Almost Half The Country Wants To Boot Their Own Member Of Congress

Almost Half The Country Wants To Boot Their Own Member Of Congress

WASHINGTON -- Nearly half of Americans believe their own member of Congress unworthy of reelection, according to a new HuffPost/YouGov poll. But safe congressional districts may shield many politicians from voter anger, the poll suggests.

According to the poll, 48 percent of Americans said they think their own member of Congress does not deserve reelection, while only 25 percent said their member of Congress does deserve reelection. By a 70 percent to 9 percent margin, Americans said most members of Congress do not deserve reelection.

The poll shows anger at Congress, which peaked after October's government shutdown, isn't going away. A HuffPost/YouGov poll conducted during the shutdown had results nearly the same as the new poll, with 25 percent saying their own member of Congress deserved reelection and 47 percent said saying he or she did not. Another HuffPost/YouGov poll conducted in November had similar findings.

The new poll isn't the only one to show members of Congress in trouble with their own constituents. A Gallup poll released Friday found that the share of Americans saying their own member of Congress deserves reelection (46 percent) and that most members of Congress deserve reelection (17 percent) were both at record lows since Gallup began tracking the measure in 1992. Thirty-six percent of respondents to that poll said their member of Congress did not deserve reelection.

An Associated Press survey released earlier this month found that only 33 percent of respondents said they'd like their own member of Congress reelected, while 64 percent said they would like to see someone else win their district.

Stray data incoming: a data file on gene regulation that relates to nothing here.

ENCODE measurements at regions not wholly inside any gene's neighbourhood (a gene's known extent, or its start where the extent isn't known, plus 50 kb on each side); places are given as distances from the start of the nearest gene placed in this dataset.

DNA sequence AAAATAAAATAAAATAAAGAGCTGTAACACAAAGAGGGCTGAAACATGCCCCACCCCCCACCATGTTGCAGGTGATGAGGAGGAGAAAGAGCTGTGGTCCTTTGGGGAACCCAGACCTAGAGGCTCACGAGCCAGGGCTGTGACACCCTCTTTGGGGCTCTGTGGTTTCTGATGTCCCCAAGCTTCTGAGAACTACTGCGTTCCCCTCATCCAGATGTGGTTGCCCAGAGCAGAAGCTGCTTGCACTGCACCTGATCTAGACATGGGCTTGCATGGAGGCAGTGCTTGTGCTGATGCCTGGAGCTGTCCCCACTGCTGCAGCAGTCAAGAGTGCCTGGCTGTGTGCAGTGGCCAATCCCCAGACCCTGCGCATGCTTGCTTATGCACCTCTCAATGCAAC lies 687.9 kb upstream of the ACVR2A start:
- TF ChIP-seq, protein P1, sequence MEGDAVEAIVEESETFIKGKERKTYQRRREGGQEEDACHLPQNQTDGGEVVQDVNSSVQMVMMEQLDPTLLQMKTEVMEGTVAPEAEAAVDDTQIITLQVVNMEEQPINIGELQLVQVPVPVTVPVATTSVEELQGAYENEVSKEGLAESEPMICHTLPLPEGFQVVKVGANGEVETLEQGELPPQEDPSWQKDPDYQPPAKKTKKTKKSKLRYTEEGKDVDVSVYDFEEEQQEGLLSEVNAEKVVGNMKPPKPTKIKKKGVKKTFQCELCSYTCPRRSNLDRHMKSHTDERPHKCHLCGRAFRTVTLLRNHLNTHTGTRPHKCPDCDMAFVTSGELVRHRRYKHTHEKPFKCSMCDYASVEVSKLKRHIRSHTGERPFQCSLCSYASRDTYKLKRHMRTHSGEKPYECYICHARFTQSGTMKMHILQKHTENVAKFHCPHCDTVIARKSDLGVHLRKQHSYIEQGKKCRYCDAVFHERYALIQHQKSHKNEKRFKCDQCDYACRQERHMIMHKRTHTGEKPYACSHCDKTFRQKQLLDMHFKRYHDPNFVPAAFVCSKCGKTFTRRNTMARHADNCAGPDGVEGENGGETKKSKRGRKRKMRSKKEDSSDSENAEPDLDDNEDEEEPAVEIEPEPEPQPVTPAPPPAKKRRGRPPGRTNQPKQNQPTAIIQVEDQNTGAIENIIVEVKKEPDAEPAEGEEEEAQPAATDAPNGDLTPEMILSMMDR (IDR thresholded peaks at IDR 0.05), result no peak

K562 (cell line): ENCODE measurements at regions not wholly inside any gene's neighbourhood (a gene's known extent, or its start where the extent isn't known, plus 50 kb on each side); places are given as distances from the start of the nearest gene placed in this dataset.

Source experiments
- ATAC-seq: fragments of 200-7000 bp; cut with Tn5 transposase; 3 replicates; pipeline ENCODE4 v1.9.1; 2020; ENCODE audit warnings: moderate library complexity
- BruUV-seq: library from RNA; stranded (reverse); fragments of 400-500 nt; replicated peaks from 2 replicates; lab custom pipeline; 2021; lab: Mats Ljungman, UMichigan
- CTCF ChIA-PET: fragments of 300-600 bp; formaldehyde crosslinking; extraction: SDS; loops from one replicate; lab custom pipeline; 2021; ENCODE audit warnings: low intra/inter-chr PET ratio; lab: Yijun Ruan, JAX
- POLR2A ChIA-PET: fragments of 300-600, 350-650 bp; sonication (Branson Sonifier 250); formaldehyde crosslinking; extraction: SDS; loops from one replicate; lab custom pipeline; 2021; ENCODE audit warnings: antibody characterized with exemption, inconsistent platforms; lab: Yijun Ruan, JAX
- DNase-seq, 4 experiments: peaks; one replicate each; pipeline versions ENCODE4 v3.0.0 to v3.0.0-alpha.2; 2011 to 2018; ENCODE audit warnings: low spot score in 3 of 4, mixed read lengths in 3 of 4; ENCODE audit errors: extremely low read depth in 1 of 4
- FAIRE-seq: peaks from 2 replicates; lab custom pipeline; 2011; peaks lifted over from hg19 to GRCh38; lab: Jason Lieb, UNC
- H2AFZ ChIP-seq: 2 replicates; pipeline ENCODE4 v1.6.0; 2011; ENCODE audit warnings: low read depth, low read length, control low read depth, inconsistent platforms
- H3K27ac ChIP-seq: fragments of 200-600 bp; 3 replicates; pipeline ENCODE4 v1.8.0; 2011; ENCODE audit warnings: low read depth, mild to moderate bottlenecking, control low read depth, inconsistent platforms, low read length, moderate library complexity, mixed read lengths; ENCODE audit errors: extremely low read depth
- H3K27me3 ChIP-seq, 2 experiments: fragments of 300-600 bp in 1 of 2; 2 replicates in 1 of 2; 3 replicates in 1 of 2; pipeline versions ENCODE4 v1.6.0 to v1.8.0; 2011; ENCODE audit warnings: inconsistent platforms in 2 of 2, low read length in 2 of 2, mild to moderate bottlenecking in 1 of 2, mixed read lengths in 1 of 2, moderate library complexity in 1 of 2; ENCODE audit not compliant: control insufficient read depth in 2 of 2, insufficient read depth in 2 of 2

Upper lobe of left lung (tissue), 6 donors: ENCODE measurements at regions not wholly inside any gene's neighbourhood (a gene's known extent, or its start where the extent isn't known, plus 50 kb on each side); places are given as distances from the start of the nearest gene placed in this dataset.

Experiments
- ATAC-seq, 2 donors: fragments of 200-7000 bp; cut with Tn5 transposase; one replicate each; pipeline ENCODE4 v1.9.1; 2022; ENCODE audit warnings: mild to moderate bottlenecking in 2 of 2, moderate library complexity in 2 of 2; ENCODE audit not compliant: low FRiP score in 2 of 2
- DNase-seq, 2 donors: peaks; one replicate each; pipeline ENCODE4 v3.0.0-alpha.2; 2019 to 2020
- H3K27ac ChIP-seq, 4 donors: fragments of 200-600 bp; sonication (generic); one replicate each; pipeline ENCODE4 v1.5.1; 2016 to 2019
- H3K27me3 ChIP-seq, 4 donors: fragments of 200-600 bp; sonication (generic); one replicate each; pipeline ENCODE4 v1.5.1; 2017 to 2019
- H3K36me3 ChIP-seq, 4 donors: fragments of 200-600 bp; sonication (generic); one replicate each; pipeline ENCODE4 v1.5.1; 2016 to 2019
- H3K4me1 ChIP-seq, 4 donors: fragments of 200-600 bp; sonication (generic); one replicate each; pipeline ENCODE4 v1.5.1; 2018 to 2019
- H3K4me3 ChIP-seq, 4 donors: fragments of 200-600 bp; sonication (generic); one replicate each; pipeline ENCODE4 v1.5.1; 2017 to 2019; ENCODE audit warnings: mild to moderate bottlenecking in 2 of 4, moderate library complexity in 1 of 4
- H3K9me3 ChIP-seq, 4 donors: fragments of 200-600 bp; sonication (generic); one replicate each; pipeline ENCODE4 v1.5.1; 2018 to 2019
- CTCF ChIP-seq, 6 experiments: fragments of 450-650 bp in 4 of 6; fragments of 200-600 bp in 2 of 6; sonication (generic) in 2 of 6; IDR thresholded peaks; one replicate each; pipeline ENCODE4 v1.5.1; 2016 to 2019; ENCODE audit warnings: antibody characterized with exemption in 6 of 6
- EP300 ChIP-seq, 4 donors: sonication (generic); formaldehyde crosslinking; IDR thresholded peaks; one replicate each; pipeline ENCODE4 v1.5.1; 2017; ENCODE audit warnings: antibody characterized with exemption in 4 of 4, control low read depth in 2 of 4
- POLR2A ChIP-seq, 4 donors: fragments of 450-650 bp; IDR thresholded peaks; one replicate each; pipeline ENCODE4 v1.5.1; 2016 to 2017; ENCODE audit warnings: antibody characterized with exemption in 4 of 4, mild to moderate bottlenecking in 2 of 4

Of course, just because many Americans say they want their member of Congress replaced doesn't mean they will vote to do so in districts that are solidly in the grip of a single party.

The new HuffPost/YouGov poll shows that safe districts may indeed protect members of Congress from constituents' anger. Much of that anger was concentrated among those who reported a partisan mismatch between themselves and their members of Congress, more than three quarters of whom said the member of Congress did not deserve reelection. But with most congressional seats firmly in the grip of one party or the other, that sentiment may make little difference.

On the other hand, among Americans who believe their member of Congress belongs to their own party, about half said that member of Congress did deserve reelection. Twenty-five percent of Democrats who said their representative was a Democrat and 29 percent of Republicans who said their representative was a Republican wanted to kick that member of Congress to the curb.

That support may seem relatively tepid, except that a partisan already represented by a member of their own party and desiring a change in representation is unlikely to get a chance to act on that impulse, unless there's a viable primary challenger.

Leaving aside anyone who may have incorrectly reported being represented by a Republican or a Democrat, 26 percent said either that they weren't sure of their current representative's party (21 percent) or that they thought they were represented by "something else" (5 percent). But that confusion didn't stop many of them from saying their member of Congress shouldn't be reelected, while few of those respondents said their member of Congress does deserve reelection.

The HuffPost/YouGov poll was conducted Jan. 15 and Jan. 16 among 1,000 U.S. adults using a sample selected from YouGov's opt-in online panel to match the demographics and other characteristics of the adult U.S. population. Factors considered include age, race, gender, education, employment, income, marital status, number of children, voter registration, time and location of Internet access, interest in politics, religion and church attendance.

The Huffington Post has teamed up with YouGov to conduct daily opinion polls. You can learn more about this project and take part in YouGov's nationally representative opinion polling.

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Rep. Frederica Wilson (D-Fla.)

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